The Georgian style of this period was simple, yet elegant. Georgian homes were mostly built during the early years of the Victorian Period. These homes are boxy, two rooms deep, have unpaired windows, and are usually two stories in height.
The Regency style from the Old Colonial Period carried over into the Victorian Period. It had a similar style to that of Georgian architecture, but with more pronounced columns.
This is one of the earliest styles that adapted uniquely in Australia. Filigree homes were developed as a response. Verandas were added to homes to provide a shaded area away from the Australian sun and to provide additional shade for the interior of the home. The more affluent residents began to build elaborate cast iron or wrought iron screens in front of their verandas known as filigrees.
Despite the name, this style was actually developed by the British in the early 19th century and became widely popular for residences in Australia, outliving its popularity in the British mainland. The style was adapted for use in Australia with the addition of verandas and/or filigrees. Examples of this style include the Government House in Melbourne and Albury, New South Wales railway station.
This style was popularized in Australia by the English Architect Edward Blore who used it to design the Government House in Sydney. It went on to influence later architectural styles in the Federation Period.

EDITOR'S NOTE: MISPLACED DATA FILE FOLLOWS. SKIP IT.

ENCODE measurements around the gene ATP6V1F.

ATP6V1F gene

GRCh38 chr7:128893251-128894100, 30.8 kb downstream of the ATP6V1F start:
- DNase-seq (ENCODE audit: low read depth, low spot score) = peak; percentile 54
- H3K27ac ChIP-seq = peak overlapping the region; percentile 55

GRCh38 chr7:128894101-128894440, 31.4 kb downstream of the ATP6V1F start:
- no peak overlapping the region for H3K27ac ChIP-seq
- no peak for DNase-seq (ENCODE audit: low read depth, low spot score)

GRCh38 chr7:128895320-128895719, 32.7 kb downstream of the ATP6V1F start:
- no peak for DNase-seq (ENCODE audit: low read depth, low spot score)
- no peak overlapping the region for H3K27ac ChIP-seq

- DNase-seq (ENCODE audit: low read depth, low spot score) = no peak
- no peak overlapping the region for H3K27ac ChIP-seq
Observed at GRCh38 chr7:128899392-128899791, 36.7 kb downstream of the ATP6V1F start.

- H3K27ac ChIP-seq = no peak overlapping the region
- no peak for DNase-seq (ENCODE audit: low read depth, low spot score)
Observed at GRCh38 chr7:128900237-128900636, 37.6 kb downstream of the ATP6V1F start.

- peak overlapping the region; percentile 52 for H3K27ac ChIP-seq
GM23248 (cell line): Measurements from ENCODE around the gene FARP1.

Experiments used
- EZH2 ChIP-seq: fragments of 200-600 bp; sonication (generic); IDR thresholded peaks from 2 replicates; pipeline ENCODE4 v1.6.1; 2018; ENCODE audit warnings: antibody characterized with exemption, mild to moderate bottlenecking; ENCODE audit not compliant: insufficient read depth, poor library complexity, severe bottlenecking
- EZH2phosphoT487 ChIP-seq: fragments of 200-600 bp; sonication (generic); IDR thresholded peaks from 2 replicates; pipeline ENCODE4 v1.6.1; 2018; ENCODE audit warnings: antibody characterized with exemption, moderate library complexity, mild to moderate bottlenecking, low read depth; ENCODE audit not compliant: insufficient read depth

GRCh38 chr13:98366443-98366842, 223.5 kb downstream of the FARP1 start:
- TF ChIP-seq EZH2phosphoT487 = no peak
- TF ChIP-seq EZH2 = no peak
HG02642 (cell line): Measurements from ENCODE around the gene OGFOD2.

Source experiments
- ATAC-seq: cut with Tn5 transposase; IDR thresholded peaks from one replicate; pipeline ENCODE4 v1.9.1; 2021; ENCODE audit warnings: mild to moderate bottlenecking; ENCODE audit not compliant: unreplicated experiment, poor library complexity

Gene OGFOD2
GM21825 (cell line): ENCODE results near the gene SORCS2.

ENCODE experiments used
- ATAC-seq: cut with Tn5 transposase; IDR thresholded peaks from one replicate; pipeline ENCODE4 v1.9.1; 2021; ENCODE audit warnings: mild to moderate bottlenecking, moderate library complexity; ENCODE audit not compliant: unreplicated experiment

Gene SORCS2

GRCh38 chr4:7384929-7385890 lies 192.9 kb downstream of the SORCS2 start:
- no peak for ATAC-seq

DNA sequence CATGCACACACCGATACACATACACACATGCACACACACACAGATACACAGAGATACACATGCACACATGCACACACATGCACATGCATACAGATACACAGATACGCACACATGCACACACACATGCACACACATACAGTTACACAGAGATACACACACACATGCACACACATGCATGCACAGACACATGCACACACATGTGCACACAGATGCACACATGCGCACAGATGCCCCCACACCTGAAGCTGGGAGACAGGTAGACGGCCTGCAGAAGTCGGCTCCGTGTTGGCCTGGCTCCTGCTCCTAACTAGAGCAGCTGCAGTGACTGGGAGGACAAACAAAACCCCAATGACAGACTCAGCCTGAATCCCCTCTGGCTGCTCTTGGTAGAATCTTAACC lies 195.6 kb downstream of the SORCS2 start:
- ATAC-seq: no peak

This style took the basic elements of Gothic and allowed individual designers to adapt those features into unique homes. It was primarily used for churches, but some homes were built in the Free Gothic style, such as Ashfield Castle in Ashfield, New South Wales.
The Rustic Gothic style is an Australian adaptation of Gothic Revival built by British settlers who yearned for a more English type of home. Some great examples include the house at 157 Hotham Street in East Melbourne and the house at 13 and 15 James Street in Richmond, Victoria.
Homes in the classical style were rare in Australia, but a few mansions were built, such as Valentine’s Mansion in Malvern, Victoria and Lalor House in Richmond, Victoria.
Some of the grandest mansions in urban Australia during this period were built in Second Empire style. Marion Terrace in St Kilda, Victoria is a prime example.